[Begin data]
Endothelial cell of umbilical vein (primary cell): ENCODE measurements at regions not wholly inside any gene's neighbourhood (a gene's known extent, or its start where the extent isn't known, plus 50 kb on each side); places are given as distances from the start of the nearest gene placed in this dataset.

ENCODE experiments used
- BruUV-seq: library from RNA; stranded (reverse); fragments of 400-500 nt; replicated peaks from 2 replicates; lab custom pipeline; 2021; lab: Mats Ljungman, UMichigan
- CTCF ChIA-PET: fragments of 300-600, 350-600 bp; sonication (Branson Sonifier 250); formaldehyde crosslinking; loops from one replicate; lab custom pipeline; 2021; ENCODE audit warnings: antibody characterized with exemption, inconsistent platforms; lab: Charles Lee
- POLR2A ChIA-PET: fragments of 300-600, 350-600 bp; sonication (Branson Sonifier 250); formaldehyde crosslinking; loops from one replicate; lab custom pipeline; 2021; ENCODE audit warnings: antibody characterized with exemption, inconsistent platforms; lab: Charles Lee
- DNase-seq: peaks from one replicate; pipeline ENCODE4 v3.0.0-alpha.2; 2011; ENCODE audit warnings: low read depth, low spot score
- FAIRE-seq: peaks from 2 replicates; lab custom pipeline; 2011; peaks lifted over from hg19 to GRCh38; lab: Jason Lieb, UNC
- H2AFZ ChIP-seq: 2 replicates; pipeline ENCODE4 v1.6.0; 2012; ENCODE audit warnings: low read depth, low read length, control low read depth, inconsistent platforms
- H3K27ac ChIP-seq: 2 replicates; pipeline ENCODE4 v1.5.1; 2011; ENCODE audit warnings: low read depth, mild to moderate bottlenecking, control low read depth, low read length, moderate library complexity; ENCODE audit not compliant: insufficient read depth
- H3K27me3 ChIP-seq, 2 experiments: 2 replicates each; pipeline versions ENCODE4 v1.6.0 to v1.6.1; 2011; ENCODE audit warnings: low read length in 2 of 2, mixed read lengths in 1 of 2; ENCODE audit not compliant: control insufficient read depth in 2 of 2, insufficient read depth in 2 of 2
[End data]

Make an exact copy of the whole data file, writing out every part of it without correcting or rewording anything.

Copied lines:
Endothelial cell of umbilical vein (primary cell): ENCODE measurements at regions not wholly inside any gene's neighbourhood (a gene's known extent, or its start where the extent isn't known, plus 50 kb on each side); places are given as distances from the start of the nearest gene placed in this dataset.

ENCODE experiments used
- BruUV-seq: library from RNA; stranded (reverse); fragments of 400-500 nt; replicated peaks from 2 replicates; lab custom pipeline; 2021; lab: Mats Ljungman, UMichigan
- CTCF ChIA-PET: fragments of 300-600, 350-600 bp; sonication (Branson Sonifier 250); formaldehyde crosslinking; loops from one replicate; lab custom pipeline; 2021; ENCODE audit warnings: antibody characterized with exemption, inconsistent platforms; lab: Charles Lee
- POLR2A ChIA-PET: fragments of 300-600, 350-600 bp; sonication (Branson Sonifier 250); formaldehyde crosslinking; loops from one replicate; lab custom pipeline; 2021; ENCODE audit warnings: antibody characterized with exemption, inconsistent platforms; lab: Charles Lee
- DNase-seq: peaks from one replicate; pipeline ENCODE4 v3.0.0-alpha.2; 2011; ENCODE audit warnings: low read depth, low spot score
- FAIRE-seq: peaks from 2 replicates; lab custom pipeline; 2011; peaks lifted over from hg19 to GRCh38; lab: Jason Lieb, UNC
- H2AFZ ChIP-seq: 2 replicates; pipeline ENCODE4 v1.6.0; 2012; ENCODE audit warnings: low read depth, low read length, control low read depth, inconsistent platforms
- H3K27ac ChIP-seq: 2 replicates; pipeline ENCODE4 v1.5.1; 2011; ENCODE audit warnings: low read depth, mild to moderate bottlenecking, control low read depth, low read length, moderate library complexity; ENCODE audit not compliant: insufficient read depth
- H3K27me3 ChIP-seq, 2 experiments: 2 replicates each; pipeline versions ENCODE4 v1.6.0 to v1.6.1; 2011; ENCODE audit warnings: low read length in 2 of 2, mixed read lengths in 1 of 2; ENCODE audit not compliant: control insufficient read depth in 2 of 2, insufficient read depth in 2 of 2